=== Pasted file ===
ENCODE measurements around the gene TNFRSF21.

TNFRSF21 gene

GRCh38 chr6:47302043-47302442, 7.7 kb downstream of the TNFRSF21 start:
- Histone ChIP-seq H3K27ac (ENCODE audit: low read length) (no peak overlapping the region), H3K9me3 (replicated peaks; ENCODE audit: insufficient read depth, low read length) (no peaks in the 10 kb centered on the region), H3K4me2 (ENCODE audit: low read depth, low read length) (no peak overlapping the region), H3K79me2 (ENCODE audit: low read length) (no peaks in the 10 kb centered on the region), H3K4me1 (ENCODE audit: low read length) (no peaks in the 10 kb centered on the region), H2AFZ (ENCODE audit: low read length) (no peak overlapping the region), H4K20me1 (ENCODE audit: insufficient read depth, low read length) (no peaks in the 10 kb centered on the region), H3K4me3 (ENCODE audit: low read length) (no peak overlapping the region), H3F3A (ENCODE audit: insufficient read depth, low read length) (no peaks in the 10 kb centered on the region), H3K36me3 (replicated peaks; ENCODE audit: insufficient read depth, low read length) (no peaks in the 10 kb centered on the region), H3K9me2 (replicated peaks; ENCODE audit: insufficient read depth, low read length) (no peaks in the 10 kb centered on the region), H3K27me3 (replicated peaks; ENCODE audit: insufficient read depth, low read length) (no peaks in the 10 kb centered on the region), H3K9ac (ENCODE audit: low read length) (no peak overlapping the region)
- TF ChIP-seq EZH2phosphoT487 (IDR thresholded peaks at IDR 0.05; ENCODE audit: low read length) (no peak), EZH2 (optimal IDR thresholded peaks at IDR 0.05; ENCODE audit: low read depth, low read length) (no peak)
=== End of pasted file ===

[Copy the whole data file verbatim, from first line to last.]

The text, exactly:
ENCODE measurements around the gene TNFRSF21.

TNFRSF21 gene

GRCh38 chr6:47302043-47302442, 7.7 kb downstream of the TNFRSF21 start:
- Histone ChIP-seq H3K27ac (ENCODE audit: low read length) (no peak overlapping the region), H3K9me3 (replicated peaks; ENCODE audit: insufficient read depth, low read length) (no peaks in the 10 kb centered on the region), H3K4me2 (ENCODE audit: low read depth, low read length) (no peak overlapping the region), H3K79me2 (ENCODE audit: low read length) (no peaks in the 10 kb centered on the region), H3K4me1 (ENCODE audit: low read length) (no peaks in the 10 kb centered on the region), H2AFZ (ENCODE audit: low read length) (no peak overlapping the region), H4K20me1 (ENCODE audit: insufficient read depth, low read length) (no peaks in the 10 kb centered on the region), H3K4me3 (ENCODE audit: low read length) (no peak overlapping the region), H3F3A (ENCODE audit: insufficient read depth, low read length) (no peaks in the 10 kb centered on the region), H3K36me3 (replicated peaks; ENCODE audit: insufficient read depth, low read length) (no peaks in the 10 kb centered on the region), H3K9me2 (replicated peaks; ENCODE audit: insufficient read depth, low read length) (no peaks in the 10 kb centered on the region), H3K27me3 (replicated peaks; ENCODE audit: insufficient read depth, low read length) (no peaks in the 10 kb centered on the region), H3K9ac (ENCODE audit: low read length) (no peak overlapping the region)
- TF ChIP-seq EZH2phosphoT487 (IDR thresholded peaks at IDR 0.05; ENCODE audit: low read length) (no peak), EZH2 (optimal IDR thresholded peaks at IDR 0.05; ENCODE audit: low read depth, low read length) (no peak)